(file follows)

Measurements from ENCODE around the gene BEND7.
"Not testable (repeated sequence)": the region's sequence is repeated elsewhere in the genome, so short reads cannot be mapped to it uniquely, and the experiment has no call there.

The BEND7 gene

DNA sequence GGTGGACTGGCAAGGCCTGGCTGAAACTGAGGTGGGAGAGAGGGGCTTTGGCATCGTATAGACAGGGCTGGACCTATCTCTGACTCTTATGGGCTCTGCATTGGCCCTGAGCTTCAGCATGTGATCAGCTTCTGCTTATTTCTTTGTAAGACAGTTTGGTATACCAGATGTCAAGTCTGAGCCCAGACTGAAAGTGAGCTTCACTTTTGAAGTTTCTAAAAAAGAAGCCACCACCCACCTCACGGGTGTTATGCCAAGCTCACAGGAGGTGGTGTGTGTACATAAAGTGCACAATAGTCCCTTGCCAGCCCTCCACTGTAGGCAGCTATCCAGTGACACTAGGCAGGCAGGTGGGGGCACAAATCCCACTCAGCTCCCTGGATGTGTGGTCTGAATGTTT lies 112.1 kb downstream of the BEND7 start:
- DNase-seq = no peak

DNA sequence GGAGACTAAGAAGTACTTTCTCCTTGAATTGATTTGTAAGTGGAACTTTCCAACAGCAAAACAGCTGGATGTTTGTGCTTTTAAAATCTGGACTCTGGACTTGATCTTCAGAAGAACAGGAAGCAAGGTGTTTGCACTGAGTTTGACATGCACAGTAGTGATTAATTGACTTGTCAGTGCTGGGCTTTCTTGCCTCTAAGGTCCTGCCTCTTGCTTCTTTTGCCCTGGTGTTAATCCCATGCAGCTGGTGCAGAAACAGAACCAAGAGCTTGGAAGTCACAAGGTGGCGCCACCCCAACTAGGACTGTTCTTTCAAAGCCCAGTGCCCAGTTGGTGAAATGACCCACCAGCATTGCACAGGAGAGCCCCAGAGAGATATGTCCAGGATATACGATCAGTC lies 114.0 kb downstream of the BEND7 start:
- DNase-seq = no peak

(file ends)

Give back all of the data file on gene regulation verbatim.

Measurements from ENCODE around the gene BEND7.
"Not testable (repeated sequence)": the region's sequence is repeated elsewhere in the genome, so short reads cannot be mapped to it uniquely, and the experiment has no call there.

The BEND7 gene

DNA sequence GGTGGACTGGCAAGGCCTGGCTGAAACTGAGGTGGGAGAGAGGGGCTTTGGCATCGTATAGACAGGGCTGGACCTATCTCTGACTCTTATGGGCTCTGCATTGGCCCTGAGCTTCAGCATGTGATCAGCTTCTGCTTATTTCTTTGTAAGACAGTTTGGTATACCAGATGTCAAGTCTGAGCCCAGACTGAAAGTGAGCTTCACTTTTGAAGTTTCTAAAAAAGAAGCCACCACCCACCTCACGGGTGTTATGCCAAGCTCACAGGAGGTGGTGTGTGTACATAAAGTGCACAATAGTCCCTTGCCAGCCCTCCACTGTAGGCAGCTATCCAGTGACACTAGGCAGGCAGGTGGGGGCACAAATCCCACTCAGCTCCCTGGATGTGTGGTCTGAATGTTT lies 112.1 kb downstream of the BEND7 start:
- DNase-seq = no peak

DNA sequence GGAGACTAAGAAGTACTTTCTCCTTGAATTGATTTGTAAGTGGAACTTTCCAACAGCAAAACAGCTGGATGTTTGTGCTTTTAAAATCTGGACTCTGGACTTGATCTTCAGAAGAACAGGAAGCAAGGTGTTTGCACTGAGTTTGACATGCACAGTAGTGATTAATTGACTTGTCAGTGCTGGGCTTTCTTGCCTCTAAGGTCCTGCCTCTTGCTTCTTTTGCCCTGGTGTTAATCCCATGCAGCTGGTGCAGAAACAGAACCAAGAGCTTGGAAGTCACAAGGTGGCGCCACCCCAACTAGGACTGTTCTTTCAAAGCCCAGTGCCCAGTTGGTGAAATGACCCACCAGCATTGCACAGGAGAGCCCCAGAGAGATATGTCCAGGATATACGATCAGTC lies 114.0 kb downstream of the BEND7 start:
- DNase-seq = no peak